The loss of Gordon Hayward dealt a devastating blow to the Celtics’ title dreams in Game 1 of the NBA season. But in stepped Jayson Tatum, a 19-year old rookie who has Boston two games from the NBA Finals. The injury to Hayward was devastating but it most certainly had ripple effects in accelerating Jayson Tatum's rookie season. Tatum was immediately inserted to essentially replace a max contract player. It didn't take him to long to prove he was capable of doing so, between October and December, Tatum shot 50.8 percent from the floor, 47.1 percent from 3-point range, and 82.4 percent from the free throw line. Fast forward to the playoffs, where Tatum now holds the franchise record for consecutive 20-plus-point (5) postseason games as a rookie surpassing none other than Larry Bird. Everyone scoffed at Danny Ainge post-draft when he insisted that Tatum was his guy all along and he would have taken him first overall had the Celtics not made a trade with the Sixers and moved back to third. It's clear Ainge saw something in him early but now Tatum has put everyone on notice. 

Nobody would have expected Lonzo Ball to be widely considered the Lakers second best rookie. Lonzo was the second overall pick, the local product, who was beloved by the fan base. But it was the 27th overall pick, Kyle Kuzma, who stole the show. Unless you watched PAC 12 hoops, Kuzma was widely unknown as a prospect. He was a 3-year college player at Utah in an age of one-and-done types. His unanticipated rise led him to be tied with Julius Randle as the leading scorer for the Lakers this season. Kuzma, like Donovan Mitchell is a bucket-getter. He was the first Lakers rookie since Magic Johnson in 1979-1980 to have at least four 30-point games in a season. There is no doubt Kuzma is a much better player with Lonzo on the floor and with the two of them and other young pieces the Lakers have a very bright future.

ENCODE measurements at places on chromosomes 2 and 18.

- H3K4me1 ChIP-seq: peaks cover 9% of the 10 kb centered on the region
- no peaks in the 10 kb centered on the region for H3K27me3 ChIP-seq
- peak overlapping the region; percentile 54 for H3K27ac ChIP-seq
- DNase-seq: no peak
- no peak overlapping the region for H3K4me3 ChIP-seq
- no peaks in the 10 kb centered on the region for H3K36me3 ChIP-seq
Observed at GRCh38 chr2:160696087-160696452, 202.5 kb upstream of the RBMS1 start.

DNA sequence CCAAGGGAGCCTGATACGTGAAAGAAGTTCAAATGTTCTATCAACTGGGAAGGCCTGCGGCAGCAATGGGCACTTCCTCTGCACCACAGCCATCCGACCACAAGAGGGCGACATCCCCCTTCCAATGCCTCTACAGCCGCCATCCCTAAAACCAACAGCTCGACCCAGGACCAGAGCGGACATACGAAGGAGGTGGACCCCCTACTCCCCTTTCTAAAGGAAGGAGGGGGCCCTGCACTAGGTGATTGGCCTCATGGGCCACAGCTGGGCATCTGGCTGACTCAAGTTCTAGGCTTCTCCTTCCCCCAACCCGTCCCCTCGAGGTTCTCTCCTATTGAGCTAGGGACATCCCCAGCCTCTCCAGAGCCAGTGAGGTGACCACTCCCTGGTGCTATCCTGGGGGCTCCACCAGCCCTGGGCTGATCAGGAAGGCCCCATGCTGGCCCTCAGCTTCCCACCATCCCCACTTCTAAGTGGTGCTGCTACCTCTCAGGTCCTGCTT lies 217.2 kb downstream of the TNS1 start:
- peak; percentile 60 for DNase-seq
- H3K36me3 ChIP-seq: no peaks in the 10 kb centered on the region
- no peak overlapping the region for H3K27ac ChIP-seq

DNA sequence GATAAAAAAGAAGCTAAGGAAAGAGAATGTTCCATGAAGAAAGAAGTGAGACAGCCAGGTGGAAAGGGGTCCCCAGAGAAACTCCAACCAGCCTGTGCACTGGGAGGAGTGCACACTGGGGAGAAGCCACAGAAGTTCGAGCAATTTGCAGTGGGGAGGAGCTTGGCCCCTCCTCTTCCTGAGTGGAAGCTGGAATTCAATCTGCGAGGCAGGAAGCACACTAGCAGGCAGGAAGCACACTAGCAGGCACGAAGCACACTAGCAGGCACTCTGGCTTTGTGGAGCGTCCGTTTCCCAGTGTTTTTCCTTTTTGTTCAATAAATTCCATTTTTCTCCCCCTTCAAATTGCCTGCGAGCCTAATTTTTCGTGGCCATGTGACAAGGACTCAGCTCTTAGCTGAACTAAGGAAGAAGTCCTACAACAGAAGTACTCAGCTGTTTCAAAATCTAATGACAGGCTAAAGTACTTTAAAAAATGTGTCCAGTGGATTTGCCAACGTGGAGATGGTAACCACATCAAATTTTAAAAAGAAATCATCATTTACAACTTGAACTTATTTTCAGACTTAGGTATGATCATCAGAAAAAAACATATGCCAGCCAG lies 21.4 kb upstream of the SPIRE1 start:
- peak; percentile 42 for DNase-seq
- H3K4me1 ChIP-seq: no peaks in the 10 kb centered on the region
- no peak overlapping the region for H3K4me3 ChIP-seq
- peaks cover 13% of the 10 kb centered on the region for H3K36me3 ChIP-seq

LeBron James called the 2017-18 rookie class “probably the best since 2003." He wasn't wrong in his assessment, and this postseason only adds credibility to his claim. Rookies have started in 53 playoff games, which is the highest in the past 21 seasons. Three rookies (Mitchell, Tatum, Simmons) averaged at least 16 points in the playoffs, the best since that spectacular 2003-04 class. It will be intriguing to watch the progression of this class into potential stardom in the coming years.